You see, Henry has been building a clinic of his own, a place where people in his village can receive personal and quality health care. As Henry said of his village, “It’s where I grew up and among the places in Uganda that are still underserved. Underserved in terms of labor, economy, transportation and especially healthcare. These people [in the village] don’t have so much money, so you need to give them these basic needs. You have to save these people somehow.”

Henry began saving for his clinic in 2013, through local jobs like bricklaying and farming. When he completed school and became a C.O., he was able to start construction. Now, the building—located a mere minute from his childhood home—is nearly complete.

While we were in Buvuunya, we got to walk through Henry’s clinic as he explained his vision:

“This room is for the lab and this one is a waiting area, “ Henry said, his eyes gleaming. The walls still need paint, the windows still need panes and we spent much of the weekend mopping and sweeping the dusty floors. But the foundation is there, as are the necessary resources and equipment.

“Everything—saving, planning etc—was so hard at the beginning, but now it’s not so bad,” Henry said, “It just needs to start.”

Working at Engeye has inspired Henry further.

“When I started at Engeye I thought, ‘this is what I have been thinking about but never seen,” he said. Being at Engeye has given Henry excellent clinical skills and a better understanding of the challenges that accompany running a clinic. More generally, Engeye has given Henry an example of sustainable, long-term growth.

“Engeye has things like cost-sharing that I hope to use. I want to put up something that patients can both like and afford. Using Engeye as a model, I think I can do it.”

Herny’s ambition is undoubtedly admirable. Yet, sometimes his vision seems a little lofty, a little hard to reach. For instance, while we were touring his clinic he explained his plans for the future:

“Over here, that will be a maternity center and I’ll get another floor. Maybe ill put water tanks here,” he motioned to the side of the clinic. I reluctantly remembered how hard Engeye worked this past year to get a maternity center. How long it took Engeye to install water tanks.

But then Henry acknowledged his tendency to dream and proposed more practical next-steps: “I don’t want to seem unrealistic…I think my main priority will be to offer good diagnostic services, so patients don’t have to go to Kampala,” he said, “I want it to be roughly the size of Engeye, not any bigger otherwise our staff will be stretched thin. But I want it to be run like Engeye.”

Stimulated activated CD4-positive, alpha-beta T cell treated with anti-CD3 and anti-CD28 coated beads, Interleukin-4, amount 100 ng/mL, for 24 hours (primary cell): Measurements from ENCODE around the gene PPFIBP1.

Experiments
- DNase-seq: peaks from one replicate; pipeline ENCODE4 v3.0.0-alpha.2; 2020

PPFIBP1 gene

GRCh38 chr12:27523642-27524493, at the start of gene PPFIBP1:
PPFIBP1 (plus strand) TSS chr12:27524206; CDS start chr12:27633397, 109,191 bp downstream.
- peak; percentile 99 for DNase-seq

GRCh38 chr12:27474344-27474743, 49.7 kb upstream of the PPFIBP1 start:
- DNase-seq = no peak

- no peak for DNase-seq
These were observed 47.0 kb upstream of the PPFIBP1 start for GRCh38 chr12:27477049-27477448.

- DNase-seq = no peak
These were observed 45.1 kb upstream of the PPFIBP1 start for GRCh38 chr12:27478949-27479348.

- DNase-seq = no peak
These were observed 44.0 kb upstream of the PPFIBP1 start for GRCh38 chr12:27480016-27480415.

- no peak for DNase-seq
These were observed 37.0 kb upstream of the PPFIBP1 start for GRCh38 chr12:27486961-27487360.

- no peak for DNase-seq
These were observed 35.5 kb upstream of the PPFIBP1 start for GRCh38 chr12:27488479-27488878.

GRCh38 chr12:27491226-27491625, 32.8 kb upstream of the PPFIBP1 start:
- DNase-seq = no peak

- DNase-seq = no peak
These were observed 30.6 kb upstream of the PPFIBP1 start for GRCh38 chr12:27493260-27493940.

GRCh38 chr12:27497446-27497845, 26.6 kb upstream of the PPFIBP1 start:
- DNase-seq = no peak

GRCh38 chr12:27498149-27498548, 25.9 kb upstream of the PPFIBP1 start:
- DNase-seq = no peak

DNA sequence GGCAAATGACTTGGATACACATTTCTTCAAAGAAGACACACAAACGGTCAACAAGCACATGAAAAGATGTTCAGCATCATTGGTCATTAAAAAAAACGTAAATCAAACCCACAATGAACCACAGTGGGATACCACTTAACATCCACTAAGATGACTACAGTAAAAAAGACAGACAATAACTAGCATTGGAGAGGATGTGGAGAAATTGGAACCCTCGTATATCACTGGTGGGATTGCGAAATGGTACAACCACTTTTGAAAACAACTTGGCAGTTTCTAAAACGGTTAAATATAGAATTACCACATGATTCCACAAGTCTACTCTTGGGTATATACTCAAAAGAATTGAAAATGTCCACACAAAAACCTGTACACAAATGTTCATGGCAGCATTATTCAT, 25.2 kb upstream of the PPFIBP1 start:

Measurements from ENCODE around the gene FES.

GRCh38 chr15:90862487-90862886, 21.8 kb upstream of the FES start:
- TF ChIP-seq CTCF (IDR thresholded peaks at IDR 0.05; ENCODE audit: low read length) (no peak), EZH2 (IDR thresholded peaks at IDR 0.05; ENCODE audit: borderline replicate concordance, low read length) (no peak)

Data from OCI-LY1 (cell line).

I kicked myself for having doubted Henry. After all, look at how far he’s come in such a short time.

As a twenty nine year old entering the prime of his career, Henry is also unique in his decision to return and serve his community. Unlike much of his generation, Henry has defied the ‘Brain Drain’—a phenomenon all too common in the developing world. Instead of abandoning his home country for a potentially lucrative career in Western medicine, Henry has chosen to remain right here, in Uganda. He is fully committed to his village, to addressing the vast need in this nation for better quality health care.

And it’s commitment like Henry’s that will promote a culture of sustainability, rather than handouts or band-aid solutions.

It’s commitment and determination like Henry’s that—ultimately—will change the course of Uganda’s future.

Henry would like to return to medical school in the coming years to become a surgeon. But he will remain involved in his clinic as much as he can. As he said, “I don’t just want to oversee it. I want to be a part of it through and through.” For now, he plans on dividing his time between his job at Engeye and his home village.

As for his clinic, it finally has a name and is due to open this month.

“Taasa, that’s what I’m going to call it,” Henry said.

When I asked him what Taasa meant, he looked at me and answered emphatically.

“Taasa—it means ‘To Save’.”

I’m Sew in love with you, Uganda: Engeye’s Artisan Project and other bad sewing puns

Sometimes I get so wrapped up in being here, that I completely neglect my blog. And, for that, I apologize. Because the truth is, there are so many wonderful things emerging in Ddegeya and you—as loyal followers and patrons of this crazy journey—deserve to know about them. So here’s an update of one of the many projects Matt and I have been working on throughout our fellowship and will finish up during our last three weeks (yes, THREE WEEKS) here:

What it is: Engeye’s Artisan program has actually been around for a number of years. Essentially, Engeye buys handmade goods from women within the Engeye community and around Ddegeya and sells them at a mark-up to American visitors. Both the women and Engeye make a profit—it’s a win-win. If you’ve ever had the privilege of coming to Engeye, you may have purchased a keychain, bag, apron, headband or basket made by one of the lovely artisans..